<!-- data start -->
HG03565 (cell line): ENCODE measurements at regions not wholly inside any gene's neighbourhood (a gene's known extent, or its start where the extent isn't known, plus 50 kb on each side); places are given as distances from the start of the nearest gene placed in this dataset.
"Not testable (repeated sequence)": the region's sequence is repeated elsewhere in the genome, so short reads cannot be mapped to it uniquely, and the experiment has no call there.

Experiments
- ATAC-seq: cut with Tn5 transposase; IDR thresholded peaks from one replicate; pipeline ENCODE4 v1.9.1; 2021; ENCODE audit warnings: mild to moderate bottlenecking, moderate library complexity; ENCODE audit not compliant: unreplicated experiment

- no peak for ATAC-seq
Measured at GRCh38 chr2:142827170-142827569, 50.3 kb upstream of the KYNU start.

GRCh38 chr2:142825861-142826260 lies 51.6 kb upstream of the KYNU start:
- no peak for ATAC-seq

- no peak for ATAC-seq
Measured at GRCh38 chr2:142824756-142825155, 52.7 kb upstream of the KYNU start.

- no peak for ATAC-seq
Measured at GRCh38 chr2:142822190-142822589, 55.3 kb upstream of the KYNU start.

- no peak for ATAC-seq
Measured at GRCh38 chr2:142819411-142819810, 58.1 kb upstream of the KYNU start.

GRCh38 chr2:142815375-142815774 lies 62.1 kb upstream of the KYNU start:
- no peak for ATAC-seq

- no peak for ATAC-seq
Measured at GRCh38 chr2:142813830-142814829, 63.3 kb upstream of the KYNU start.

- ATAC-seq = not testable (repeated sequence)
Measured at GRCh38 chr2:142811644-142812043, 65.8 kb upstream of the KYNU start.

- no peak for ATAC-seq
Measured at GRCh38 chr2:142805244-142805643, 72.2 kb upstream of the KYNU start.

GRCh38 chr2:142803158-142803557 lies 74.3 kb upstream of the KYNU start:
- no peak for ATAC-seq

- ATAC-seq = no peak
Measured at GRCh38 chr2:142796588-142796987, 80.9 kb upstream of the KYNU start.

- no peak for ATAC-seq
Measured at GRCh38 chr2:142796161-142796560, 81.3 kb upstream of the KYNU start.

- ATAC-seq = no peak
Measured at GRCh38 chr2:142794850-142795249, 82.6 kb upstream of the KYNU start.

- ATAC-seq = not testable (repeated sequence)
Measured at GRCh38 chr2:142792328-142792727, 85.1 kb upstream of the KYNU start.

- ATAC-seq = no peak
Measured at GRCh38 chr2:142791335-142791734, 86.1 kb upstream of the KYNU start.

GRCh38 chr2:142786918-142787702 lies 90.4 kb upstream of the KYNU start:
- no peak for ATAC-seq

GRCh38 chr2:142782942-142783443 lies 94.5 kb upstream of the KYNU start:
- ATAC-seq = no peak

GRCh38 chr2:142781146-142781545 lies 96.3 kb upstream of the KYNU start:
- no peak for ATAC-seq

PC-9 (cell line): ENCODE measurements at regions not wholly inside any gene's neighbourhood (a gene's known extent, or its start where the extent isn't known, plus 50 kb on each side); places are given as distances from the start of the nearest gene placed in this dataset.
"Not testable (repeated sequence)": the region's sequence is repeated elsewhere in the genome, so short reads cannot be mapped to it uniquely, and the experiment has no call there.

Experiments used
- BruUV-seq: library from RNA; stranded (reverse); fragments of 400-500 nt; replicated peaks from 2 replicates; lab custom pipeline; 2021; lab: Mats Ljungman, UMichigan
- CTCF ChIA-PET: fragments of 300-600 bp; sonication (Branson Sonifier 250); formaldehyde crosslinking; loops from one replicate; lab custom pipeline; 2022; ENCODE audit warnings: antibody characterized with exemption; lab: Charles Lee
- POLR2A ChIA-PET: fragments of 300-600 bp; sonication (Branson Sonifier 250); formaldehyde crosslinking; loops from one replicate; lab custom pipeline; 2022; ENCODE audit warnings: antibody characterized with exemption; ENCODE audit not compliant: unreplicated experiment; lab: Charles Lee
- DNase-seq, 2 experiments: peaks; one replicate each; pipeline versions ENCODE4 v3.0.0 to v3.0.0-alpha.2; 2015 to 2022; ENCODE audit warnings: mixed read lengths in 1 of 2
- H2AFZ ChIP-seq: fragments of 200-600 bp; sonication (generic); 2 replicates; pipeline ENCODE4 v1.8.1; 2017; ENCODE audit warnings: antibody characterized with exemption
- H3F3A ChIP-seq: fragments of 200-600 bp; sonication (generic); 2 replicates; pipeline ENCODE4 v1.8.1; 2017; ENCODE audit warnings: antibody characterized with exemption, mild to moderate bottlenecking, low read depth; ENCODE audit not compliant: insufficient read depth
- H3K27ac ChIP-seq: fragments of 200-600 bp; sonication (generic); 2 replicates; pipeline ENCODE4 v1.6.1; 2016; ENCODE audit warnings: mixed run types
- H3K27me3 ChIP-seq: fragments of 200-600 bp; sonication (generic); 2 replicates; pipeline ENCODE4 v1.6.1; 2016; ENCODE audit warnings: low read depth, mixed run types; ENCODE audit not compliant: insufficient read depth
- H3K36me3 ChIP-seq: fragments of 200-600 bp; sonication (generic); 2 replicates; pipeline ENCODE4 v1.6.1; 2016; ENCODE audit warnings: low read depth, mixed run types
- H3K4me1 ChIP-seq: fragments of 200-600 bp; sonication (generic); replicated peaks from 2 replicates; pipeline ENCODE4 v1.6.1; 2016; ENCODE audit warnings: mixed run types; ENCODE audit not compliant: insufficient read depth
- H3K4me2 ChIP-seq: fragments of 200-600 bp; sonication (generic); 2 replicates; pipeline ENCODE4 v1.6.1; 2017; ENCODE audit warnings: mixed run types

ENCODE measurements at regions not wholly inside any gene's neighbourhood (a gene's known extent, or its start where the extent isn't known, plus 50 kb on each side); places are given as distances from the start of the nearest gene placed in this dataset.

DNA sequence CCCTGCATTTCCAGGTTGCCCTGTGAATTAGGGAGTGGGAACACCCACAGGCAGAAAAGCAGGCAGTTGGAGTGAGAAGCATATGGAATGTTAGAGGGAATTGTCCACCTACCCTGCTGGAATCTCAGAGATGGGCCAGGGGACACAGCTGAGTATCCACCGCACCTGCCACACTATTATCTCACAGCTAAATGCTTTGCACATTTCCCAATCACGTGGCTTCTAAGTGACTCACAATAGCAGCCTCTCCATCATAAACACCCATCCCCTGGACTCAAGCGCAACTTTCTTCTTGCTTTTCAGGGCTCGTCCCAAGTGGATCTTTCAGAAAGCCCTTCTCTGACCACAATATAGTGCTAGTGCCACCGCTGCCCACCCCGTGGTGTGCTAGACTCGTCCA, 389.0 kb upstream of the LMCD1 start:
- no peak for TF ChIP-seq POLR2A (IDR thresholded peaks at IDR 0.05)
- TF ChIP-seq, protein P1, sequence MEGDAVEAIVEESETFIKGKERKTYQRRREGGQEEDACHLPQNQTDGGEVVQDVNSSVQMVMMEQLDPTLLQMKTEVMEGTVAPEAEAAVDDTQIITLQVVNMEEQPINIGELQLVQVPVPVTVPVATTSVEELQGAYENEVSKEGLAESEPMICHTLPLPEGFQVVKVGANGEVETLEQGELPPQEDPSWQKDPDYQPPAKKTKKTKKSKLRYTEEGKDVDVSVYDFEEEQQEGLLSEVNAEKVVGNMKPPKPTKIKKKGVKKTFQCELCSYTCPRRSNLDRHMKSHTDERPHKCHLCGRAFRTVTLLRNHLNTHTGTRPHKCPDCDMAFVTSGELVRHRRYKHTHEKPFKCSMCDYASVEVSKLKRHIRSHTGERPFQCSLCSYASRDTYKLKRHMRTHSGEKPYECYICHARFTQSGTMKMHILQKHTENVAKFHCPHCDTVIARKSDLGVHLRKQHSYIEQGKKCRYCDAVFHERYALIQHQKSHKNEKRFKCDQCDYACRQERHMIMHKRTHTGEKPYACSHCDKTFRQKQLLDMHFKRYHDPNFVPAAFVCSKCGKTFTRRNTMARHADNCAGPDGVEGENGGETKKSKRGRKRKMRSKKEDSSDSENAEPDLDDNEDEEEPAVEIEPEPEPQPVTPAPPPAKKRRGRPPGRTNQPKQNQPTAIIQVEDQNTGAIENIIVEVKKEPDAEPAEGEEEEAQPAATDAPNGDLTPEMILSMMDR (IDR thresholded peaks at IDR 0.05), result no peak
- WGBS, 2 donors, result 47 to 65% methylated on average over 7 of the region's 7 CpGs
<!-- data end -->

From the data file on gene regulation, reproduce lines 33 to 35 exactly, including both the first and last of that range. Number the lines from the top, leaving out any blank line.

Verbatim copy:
- ATAC-seq = no peak
Measured at GRCh38 chr2:142791335-142791734, 86.1 kb upstream of the KYNU start.

GRCh38 chr2:142786918-142787702 lies 90.4 kb upstream of the KYNU start: